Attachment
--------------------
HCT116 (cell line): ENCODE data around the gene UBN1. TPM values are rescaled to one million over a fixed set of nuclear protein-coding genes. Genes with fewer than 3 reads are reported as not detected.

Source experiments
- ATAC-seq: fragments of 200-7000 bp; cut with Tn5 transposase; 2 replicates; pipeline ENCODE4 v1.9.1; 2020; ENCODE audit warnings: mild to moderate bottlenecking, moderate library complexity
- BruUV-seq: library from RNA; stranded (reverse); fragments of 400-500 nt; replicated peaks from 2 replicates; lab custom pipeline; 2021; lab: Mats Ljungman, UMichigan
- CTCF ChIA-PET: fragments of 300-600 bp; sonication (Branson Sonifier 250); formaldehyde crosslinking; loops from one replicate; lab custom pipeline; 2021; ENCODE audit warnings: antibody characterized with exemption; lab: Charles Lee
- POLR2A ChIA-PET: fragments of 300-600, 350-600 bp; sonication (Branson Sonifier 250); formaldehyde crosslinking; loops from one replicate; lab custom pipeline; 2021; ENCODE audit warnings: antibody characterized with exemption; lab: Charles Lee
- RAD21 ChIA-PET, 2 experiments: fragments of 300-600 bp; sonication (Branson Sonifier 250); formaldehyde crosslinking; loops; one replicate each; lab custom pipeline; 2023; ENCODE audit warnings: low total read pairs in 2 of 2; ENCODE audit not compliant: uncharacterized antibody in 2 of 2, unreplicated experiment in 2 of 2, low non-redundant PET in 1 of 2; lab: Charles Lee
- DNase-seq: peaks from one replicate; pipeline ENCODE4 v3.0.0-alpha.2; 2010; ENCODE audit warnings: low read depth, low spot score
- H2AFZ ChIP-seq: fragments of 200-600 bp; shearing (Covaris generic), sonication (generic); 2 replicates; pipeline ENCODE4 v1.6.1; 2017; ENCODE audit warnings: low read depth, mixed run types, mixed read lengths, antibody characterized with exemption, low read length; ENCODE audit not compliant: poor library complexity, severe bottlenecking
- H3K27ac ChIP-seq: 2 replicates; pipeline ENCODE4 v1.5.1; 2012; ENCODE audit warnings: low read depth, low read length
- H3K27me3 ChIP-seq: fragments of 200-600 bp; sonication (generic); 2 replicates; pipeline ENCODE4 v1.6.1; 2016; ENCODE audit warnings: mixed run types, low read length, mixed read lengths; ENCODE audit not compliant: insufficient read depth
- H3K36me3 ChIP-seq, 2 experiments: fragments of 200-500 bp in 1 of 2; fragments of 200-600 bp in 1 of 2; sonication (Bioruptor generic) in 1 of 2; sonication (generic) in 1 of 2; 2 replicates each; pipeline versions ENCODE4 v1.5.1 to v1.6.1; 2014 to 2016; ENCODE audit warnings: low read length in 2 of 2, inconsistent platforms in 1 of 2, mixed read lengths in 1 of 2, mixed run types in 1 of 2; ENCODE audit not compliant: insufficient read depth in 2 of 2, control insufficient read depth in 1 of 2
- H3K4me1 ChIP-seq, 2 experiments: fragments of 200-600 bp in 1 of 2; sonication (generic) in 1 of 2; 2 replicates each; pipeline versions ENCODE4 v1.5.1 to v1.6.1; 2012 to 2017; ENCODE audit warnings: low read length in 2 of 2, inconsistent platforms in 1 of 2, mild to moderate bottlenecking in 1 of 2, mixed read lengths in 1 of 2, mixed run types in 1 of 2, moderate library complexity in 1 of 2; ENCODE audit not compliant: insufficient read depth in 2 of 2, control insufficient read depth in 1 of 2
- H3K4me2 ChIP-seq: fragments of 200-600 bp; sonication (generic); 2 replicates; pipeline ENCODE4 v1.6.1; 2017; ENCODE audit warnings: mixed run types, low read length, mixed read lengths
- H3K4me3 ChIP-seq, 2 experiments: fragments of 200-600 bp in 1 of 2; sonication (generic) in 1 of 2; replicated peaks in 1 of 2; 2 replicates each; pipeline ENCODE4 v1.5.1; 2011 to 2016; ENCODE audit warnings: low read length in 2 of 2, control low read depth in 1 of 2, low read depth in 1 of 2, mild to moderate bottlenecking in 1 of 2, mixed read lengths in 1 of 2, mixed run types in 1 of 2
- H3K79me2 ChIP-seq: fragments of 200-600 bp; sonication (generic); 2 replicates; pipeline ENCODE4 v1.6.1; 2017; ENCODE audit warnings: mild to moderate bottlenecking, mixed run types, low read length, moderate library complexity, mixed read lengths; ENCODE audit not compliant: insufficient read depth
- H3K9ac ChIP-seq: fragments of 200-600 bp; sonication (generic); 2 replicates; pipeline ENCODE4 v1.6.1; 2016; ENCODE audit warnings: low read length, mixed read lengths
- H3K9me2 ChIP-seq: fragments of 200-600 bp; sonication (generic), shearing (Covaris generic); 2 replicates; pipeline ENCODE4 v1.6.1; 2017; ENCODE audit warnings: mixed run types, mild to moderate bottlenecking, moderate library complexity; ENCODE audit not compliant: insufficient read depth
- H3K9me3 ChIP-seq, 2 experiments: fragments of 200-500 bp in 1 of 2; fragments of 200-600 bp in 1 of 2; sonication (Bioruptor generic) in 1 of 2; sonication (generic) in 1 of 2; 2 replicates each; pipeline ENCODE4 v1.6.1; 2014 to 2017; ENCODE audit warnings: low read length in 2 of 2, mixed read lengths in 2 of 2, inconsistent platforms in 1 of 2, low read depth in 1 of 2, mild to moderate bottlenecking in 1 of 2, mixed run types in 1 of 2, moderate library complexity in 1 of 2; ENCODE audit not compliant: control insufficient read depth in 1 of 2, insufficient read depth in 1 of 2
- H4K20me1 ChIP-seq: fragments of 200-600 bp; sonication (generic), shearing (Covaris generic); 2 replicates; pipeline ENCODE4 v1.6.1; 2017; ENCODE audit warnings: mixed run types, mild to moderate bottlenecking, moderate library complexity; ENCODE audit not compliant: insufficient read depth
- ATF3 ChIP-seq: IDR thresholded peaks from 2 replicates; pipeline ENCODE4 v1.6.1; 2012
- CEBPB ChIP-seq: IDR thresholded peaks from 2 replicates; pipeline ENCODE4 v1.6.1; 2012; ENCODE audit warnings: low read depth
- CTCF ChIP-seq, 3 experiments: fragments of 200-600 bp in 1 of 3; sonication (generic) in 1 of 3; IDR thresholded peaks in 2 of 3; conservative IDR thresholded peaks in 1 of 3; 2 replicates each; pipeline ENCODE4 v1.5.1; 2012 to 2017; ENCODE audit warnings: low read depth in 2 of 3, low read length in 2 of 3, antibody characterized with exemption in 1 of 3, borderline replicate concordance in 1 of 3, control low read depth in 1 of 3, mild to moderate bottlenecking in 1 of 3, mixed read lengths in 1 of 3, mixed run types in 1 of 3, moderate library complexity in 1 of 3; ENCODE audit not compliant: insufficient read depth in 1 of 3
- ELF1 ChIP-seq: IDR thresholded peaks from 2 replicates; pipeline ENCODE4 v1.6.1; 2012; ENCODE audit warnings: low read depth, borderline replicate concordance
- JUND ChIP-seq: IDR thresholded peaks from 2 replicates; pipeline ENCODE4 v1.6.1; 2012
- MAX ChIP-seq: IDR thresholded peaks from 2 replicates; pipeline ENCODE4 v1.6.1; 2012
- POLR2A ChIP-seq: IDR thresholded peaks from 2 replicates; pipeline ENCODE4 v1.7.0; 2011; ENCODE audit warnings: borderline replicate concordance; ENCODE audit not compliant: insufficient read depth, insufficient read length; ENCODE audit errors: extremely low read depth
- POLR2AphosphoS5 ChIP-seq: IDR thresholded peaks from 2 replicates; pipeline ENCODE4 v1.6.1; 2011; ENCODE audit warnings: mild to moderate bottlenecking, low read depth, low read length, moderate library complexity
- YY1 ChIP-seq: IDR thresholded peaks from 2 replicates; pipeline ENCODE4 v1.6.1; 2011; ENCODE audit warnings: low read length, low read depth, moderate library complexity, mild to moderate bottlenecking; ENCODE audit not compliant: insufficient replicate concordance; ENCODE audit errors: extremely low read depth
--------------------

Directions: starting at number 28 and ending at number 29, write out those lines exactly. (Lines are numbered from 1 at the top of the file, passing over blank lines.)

- POLR2AphosphoS5 ChIP-seq: IDR thresholded peaks from 2 replicates; pipeline ENCODE4 v1.6.1; 2011; ENCODE audit warnings: mild to moderate bottlenecking, low read depth, low read length, moderate library complexity
- YY1 ChIP-seq: IDR thresholded peaks from 2 replicates; pipeline ENCODE4 v1.6.1; 2011; ENCODE audit warnings: low read length, low read depth, moderate library complexity, mild to moderate bottlenecking; ENCODE audit not compliant: insufficient replicate concordance; ENCODE audit errors: extremely low read depth